It’s déjà vu all over again in the 2021 NLCS! The Los Angeles Dodgers face off against the Atlanta Braves, with the winner advancing to the World Series. Last year, these two organizations gave us a fantastic championship series. After seven games, the Dodgers took home the NL Pennant, eventually winning their first World Series in almost three decades.
So what’s changed from last year? How have these two teams evolved in the 12 months between postseason meetings? Both rosters saw changes. Some moves made them better and some might have made their roster worse. However, with a chance to play in the World Series on the line, every minor detail matters. So let’s jump in.
Joc Pederson Switches Sides
The Los Angeles Dodgers lost Joc Pederson to free agency, as the outfielder signed with the Chicago Cubs ahead of the 2021 season. A career .230 hitter in LA, Pederson’s 2020 season was light on the offense and heavy on the struggles, but he came alive in the postseason, especially in the NLCS.
Last year in the NLCS, Pederson slashed an impressive .389/.421/.556, with a .977 OPS, on seven hits and one home run in his 18 at-bats.
For Atlanta, Pederson has had a different effect. In just seven at-bats in the NLDS, most of them as a pinch-hitter, Joc went off. In Games 1 and 3, Pederson’s home runs were the only runs created by the Braves’ offense. The Braves lost the opener 1-2 and then won Game 3 with a final score of 3-0. Without Pederson, the Braves might not be in this NLCS at all. Thankfully, the Cubs were willing to part with the former Dodger at the deadline, and he’s been a welcomed offensive weapon.
Los Angeles Loses A Lefty, Gains A Loco Live Arm
Clayton Kershaw will enter Cooperstown wearing a Dodgers cap, there’s no doubt about that. The LA Southpaw was finally able to put the “Playoff Kershaw” conversation to rest last season. But in 2021, there will be no Playoff Kershaw. The former NL MVP is sidelined with the same elbow issue that cost him three months of regular season play. However, that shouldn’t worry the Dodgers too much, because they found a solid replacement with a similar resume.
Max Scherzer has terrorized the NL East for the last few years and is no stranger to big postseason moments. With the Dodgers, Max has been on another level. Seriously. The former National has lost only one game he’s pitched in a Dodgers uniform. That game was the 1-0 loss to the Giants in their hard-fought NLDS. Having a pitcher of his caliber replace Kershaw is one thing, but having him face a team with whom he’s pretty familiar? That’s a significant change from a year ago.
Acuña A Non-Factor
Last year, Ronald Acuña, Jr. was an absolute non-factor in the NLCS. Slashing an abysmal .167/.310/.250, the Braves right fielder had a series to forget. The good news is, there’s no way that will happen this year since Acuña’s out with injury.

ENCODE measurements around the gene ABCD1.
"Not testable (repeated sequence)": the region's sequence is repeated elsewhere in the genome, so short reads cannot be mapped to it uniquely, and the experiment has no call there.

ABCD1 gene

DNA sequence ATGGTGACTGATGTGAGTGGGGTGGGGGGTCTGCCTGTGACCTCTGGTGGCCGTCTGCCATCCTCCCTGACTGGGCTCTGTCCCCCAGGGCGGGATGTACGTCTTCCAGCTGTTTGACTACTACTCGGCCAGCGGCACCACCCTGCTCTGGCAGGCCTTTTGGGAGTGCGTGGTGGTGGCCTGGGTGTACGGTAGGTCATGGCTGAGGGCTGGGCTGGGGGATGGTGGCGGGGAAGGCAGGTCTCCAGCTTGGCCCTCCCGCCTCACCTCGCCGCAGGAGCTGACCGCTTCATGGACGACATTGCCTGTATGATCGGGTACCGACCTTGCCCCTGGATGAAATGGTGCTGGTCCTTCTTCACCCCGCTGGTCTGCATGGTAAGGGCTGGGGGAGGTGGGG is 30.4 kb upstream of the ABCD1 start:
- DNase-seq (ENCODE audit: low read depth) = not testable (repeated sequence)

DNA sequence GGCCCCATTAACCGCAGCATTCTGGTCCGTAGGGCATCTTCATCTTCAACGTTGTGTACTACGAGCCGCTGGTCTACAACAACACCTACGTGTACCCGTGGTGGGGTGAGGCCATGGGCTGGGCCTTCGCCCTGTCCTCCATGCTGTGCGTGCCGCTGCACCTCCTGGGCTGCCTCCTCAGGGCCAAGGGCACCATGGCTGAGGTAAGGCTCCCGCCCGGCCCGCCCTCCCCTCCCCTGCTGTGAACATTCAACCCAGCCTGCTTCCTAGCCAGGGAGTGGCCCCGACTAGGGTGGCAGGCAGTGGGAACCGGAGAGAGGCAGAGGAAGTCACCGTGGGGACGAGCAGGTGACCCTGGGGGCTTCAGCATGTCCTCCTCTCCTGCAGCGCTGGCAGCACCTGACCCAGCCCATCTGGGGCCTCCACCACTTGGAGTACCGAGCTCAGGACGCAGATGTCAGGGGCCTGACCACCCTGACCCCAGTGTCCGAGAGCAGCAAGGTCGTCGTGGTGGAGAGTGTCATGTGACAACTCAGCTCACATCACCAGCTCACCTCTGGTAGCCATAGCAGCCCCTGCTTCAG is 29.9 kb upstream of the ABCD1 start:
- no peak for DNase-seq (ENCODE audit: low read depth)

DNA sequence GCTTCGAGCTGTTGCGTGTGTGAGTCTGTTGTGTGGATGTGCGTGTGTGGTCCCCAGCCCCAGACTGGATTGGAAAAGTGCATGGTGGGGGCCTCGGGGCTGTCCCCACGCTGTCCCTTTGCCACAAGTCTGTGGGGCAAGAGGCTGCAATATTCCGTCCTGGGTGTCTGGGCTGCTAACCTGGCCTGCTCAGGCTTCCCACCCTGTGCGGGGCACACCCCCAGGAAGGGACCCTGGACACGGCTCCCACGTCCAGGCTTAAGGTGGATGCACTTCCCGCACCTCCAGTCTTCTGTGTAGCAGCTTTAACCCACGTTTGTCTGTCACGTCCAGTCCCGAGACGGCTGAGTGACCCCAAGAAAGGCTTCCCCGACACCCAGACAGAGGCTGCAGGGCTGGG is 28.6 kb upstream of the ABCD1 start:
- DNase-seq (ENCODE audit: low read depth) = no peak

Now, this might seem like a no-brainer, considering the Braves have been without their swaggering slugger for some time, but the implications can change manager Brian Snitker‘s game plan. The lack of Acuña in the lineup allows Snitker some outfield flexibility. No longer is he forced to play a struggling bat in the hopes of a slump buster. Instead, Snitker can play the hot hand. Snitker has flexibility, and he didn’t last year. That’s a good thing.
Turner vs. d’Arnaud
Trea Turner‘s plate appearances were hard to watch against the Giants, as the former Washington National went 3-for-22. To put that in perspective, Turner hit 196 points below his regular-season average of .328. But perhaps change is on the horizon.
Trea Turner has a .319 lifetime average against the Braves, but the real matchup to watch is between him and catcher Travis d’Arnaud. Turner is one of the fastest players ever to play the game. Unfortunately for the Braves, d’Arnaud has had some severe issues throwing runners out. In 2021, d’Arnaud threw out just 16% of base stealers, 9 points below the league average of 25%. If Turner can turn the page on a dismal NLDS and find his swing, he’ll wreak havoc on the basepaths. That’s a problem for the Braves, one they might not be able to solve.
Brave Bolsters Battalion
Last season the Braves were playing with some form of Black Magic, as evidenced by their loss of Mike Soroka and the emergence of Ian Anderson and Max Fried in the postseason. Anderson and Fried were each given two starts in last year’s NLCS, but they’ll have some reinforcements this year.
The Braves picked up former Tampa Bay Rays starter Charlie Morton in the offseason, looking to bolster a young rotation with some veteran experience. The Dodgers may remember Morton from his 2021 World Series start when Justin Turner took him deep in the first inning, and they knocked him out of the game after 4.1 innings and seven hits.
Regardless of his performance last year, the Braves can probably sleep a lot easier now that their chance at a World Series doesn’t depend solely on the fate of two young arms.
This year, the Braves and Dodgers took completely different paths to the postseason, but all of that gets wiped away in the NLCS. Will these differences change the course of this season? Only time will tell, but if history is any indicator, we’re in for one hell of an NLCS.
Obligatory Guilermo Heredia Swords
- / 5 months ago
To me, Rachel Nichols is the personification of posting a black square on Instagram.
- / 2 days ago
The MLBPA has put a legitimately good proposal on the table. MLB should take...